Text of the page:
I would need to build a custom heat box. These tubes are about 2.5m long.
I was just looking back through this forum and found some discussion about post cure: https://forum.ausrocketry.com/viewtopic.php?t=3841&start=45
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Re: Horizon - 2 Stage Water Rocket

Postby air.command » Thu Jul 18, 2019 9:15 am

Here is a video that describes the parachute deployment mechanism for the sustainer. The internal structure is mostly 3D printed. We tried 3D printing the nosecone outer shell as well, but found that the fiberglass is a lot stronger and lighter. The whole thing is designed to handle accelerations of 100G+.

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Re: Horizon - 2 Stage Water Rocket

Postby Aquaman33 » Fri Jul 19, 2019 8:15 am

The quality of your 3d prints look superb George.

What printer and filament are you using?

Did you do lots of finishing work?

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Re: Horizon - 2 Stage Water Rocket

Postby air.command » Fri Jul 19, 2019 8:36 am

Aquaman33 wrote:The quality of your 3d prints look superb George.

What printer and filament are you using?

Did you do lots of finishing work?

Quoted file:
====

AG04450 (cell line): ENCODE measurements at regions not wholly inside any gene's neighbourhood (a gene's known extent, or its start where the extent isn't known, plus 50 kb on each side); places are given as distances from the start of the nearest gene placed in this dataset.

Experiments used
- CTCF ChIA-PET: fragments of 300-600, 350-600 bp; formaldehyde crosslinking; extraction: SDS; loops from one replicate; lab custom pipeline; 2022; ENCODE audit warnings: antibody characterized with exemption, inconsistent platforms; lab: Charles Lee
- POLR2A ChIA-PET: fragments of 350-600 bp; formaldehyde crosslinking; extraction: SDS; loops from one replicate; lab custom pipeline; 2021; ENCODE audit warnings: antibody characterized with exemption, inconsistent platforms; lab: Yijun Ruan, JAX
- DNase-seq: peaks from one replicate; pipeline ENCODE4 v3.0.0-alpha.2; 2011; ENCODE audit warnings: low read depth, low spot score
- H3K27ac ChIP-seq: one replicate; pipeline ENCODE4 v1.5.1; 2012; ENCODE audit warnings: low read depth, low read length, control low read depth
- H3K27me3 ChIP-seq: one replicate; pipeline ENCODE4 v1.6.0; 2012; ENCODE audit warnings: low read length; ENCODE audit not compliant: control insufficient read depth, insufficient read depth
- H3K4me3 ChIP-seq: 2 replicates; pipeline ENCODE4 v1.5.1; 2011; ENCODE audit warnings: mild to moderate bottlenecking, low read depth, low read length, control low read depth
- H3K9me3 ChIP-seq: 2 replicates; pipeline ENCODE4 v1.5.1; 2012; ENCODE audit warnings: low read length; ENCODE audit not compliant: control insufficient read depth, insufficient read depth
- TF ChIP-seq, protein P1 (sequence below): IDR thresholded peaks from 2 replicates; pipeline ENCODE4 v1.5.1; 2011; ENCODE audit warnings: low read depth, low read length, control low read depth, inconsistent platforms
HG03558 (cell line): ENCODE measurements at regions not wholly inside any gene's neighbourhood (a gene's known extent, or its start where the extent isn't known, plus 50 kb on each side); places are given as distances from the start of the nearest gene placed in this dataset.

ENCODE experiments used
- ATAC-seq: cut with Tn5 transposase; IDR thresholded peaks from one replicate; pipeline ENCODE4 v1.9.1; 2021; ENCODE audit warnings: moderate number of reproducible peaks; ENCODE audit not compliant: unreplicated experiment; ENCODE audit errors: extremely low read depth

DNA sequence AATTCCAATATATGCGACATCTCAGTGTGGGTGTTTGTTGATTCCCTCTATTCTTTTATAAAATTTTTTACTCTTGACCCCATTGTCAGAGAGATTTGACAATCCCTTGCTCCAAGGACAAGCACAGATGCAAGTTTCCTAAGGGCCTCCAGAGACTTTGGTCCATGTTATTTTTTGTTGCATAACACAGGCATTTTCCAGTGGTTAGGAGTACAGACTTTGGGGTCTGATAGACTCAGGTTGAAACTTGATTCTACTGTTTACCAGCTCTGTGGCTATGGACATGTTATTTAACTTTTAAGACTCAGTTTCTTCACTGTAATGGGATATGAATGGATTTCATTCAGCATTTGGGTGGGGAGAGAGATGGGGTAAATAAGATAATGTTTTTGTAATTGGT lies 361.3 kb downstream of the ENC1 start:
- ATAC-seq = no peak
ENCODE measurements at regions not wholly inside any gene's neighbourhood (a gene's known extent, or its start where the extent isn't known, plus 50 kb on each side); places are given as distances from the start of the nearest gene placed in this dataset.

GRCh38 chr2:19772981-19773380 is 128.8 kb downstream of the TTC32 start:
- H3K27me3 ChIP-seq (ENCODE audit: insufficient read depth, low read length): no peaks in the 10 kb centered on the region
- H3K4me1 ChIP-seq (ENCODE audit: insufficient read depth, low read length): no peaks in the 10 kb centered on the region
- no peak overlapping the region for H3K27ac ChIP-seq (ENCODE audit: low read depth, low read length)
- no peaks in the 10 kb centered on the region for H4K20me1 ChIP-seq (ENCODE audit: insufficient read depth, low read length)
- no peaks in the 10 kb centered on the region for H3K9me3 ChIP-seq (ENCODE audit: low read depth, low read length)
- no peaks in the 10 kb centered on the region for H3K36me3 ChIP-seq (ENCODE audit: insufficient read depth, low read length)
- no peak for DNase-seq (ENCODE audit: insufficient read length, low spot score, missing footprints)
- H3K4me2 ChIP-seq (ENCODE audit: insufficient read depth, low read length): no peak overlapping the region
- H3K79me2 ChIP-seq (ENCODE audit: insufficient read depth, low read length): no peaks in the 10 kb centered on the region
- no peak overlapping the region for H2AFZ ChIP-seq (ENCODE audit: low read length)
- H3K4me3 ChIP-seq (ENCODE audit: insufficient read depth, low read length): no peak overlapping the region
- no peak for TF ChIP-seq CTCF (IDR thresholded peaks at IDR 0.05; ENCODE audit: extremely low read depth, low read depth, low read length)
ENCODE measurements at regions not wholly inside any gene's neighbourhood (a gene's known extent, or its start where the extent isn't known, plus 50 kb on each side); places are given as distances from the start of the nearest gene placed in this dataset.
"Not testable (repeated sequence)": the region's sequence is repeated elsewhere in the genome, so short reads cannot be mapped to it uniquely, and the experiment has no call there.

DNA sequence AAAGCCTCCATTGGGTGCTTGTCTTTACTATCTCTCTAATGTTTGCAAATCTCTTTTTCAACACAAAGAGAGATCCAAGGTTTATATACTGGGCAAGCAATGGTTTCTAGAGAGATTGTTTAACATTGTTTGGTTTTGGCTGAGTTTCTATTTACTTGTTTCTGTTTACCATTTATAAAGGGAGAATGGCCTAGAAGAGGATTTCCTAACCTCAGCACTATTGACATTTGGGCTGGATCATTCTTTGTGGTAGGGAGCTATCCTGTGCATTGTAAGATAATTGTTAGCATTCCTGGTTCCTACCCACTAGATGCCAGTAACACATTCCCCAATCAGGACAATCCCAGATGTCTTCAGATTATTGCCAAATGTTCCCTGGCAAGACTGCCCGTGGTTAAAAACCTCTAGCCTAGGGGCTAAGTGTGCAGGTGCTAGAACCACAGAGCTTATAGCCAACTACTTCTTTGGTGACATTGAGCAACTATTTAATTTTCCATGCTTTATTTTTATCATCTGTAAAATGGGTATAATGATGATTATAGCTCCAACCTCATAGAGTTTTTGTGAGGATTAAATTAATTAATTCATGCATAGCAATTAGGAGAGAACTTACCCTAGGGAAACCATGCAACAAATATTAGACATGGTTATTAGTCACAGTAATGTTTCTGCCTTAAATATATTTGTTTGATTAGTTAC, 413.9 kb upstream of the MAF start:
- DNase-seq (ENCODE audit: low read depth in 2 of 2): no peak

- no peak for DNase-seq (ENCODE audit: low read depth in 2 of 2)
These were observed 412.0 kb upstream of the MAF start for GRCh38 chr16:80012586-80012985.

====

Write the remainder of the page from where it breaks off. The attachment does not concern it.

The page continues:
We are using the Maker Gear M2 (https://www.makergear.com/products/m2) We bought it because it had good print quality reviews (https://www.3dhubs.com/3d-printers/makergear-m2), though it is a little on the expensive side. We are pretty happy with how its been printing. We have only been printing with PLA so far but we do have a roll of ABS yet to try. We've tried a few different brands of PLA and I can definitely tell the difference in material quality.

We usually don't do any finishing work on the 3D prints other than perhaps drill holes to the exact diameter or occasionally file a corner to get to the right dimensional accuracy. We often will print a part to see if it is dimentionally correct, and if not we adjust it in the CAD and re-print.
We use Simplify 3D as the slicer / 3D printer controller.
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Re: Horizon - 2 Stage Water Rocket

Postby Aquaman33 » Fri Jul 19, 2019 11:45 am

air.command wrote:
Aquaman33 wrote:The quality of your 3d prints look superb George.

What printer and filament are you using?

Did you do lots of finishing work?

We are using the Maker Gear M2 (https://www.makergear.com/products/m2) We bought it because it had good print quality reviews (https://www.3dhubs.com/3d-printers/makergear-m2), though it is a little on the expensive side. We are pretty happy with how its been printing. We have only been printing with PLA so far but we do have a roll of ABS yet to try. We've tried a few different brands of PLA and I can definitely tell the difference in material quality.

We usually don't do any finishing work on the 3D prints other than perhaps drill holes to the exact diameter or occasionally file a corner to get to the right dimensional accuracy. We often will print a part to see if it is dimentionally correct, and if not we adjust it in the CAD and re-print.
We use Simplify 3D as the slicer / 3D printer controller.


Thanks George.

Looks like a great printer.

I try to get my parts right first time, but like you I often need to adjust the CAD and try again. Luckily its a fairly quick process.